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Thesis Format

Integrated Article

Degree

Doctor of Philosophy

Program

Mechanical and Materials Engineering

Supervisor

Klassen, Robert J.

Abstract

In the area of mechanics of materials, the classic theories cannot describe the material behaviour as the volume of deformation or sample size is small enough to be compared with the size scales of the imperfections of the crystal. So, there has been a great deal of interest in investigating the plasticity of micron and nano-sized materials, in the last 20 years. As a Ph.D. research project, the deformation mechanism at small scales of fcc metals is studied based on dislocations behaviour. The effect of main parameters that haven’t been studied in detail, including, crystal orientation, pre-existing faults, grain boundaries, and free surface is considered. Atomistic simulation is used to investigate the deformation at nanoscales and experimental observation is used to tailor findings at the submicron scale.

The coupling effects of crystallographic orientation and internal structural defects on the load distribution at the onset of plasticity are investigated during Au nanoindentation to clarify the anisotropic characteristics of material responses to crystallographic orientation. In the absence of pre-existing defects, deformation is dominated by nucleation of Shockley partial dislocations regardless of crystal orientation. When the nanoindentation depth is greater than about 2 nm the dislocation density becomes less variable and the indentation hardness and dislocation density reach stable and constant values. The relation between H and √ρ is crystal orientation dependent. Indentation simulations in the presence of sessile dislocation loops in the structure show that the greatest reduction in the pop-in load happens for the [111] oriented sample. Indentation near a defect can lead to small, subcritical events that lead to a smoother pop-in at the onset of plasticity.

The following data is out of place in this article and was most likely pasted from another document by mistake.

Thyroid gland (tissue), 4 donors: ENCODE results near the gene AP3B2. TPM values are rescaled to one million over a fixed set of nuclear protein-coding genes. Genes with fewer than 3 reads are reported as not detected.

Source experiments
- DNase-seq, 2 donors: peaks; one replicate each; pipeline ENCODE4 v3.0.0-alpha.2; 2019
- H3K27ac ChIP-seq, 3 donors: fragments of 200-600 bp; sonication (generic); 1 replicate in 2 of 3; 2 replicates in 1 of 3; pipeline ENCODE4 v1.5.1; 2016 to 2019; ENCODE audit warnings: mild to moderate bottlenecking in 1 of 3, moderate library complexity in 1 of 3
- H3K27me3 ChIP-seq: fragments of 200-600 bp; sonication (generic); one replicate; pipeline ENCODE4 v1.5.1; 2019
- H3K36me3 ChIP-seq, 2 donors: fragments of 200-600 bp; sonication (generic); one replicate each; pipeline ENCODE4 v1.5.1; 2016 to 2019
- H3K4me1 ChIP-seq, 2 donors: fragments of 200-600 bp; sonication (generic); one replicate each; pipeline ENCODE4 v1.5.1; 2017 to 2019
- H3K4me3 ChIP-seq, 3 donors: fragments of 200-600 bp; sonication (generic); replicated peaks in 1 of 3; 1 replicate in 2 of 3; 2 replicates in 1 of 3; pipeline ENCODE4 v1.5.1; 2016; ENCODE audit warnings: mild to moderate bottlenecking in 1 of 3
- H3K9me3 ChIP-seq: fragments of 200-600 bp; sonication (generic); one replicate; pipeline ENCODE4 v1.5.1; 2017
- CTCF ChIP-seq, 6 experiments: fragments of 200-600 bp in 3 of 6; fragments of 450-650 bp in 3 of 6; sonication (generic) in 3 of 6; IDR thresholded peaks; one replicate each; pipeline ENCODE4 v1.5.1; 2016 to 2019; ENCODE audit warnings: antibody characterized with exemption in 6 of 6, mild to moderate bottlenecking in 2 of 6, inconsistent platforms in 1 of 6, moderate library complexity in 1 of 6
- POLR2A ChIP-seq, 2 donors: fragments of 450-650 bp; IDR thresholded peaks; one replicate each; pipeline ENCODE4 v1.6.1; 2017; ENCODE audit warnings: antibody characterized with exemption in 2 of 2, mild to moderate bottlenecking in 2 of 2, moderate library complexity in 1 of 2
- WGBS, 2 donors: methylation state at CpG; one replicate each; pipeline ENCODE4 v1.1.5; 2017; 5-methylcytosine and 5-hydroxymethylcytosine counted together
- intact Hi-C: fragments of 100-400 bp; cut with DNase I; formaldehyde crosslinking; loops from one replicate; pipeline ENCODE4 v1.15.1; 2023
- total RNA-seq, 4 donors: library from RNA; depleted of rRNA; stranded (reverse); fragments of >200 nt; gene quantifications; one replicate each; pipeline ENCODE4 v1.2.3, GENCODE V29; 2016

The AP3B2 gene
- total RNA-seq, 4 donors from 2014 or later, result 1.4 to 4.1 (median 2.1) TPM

The influence of GB on the plasticity is mainly related to the misorientation angle, its intrinsic structure, and GB energy. Our simulation on various symmetric <110> tilt GBs with a wide range of misorientation angles show that high energy GBs affect the dislocation nucleation beneath the indenter and accommodate plasticity by providing the necessary dislocations to make the imposed deformation.

The simulation results of Au nanopillars show that the plasticity always starts with the nucleation of dislocations at the free surface and the crystal orientation affects the subsequent microstructural evolution. The Schmid factor of leading and trailing partials plays a decisive role in leading to the twinning deformation or slip deformation. [100] oriented pillars deform by the glide of the twin boundary planes while [110] and [111] oriented pillars deform by the slip of stacking fault loops and planes. A significant difference is observed in the strength of pillars of the same size with different orientations. The power-law equation exponent is completely dependent on the crystal orientations and a weak or no size effect is observed in the compression of [100] and [110] oriented Au pillars with sizes less than 40 nm. In the absence of free surface, the nucleation of initial dislocations happens in much higher stress and trapping of dislocations in the pillar will result in the smooth increase of stress with strain.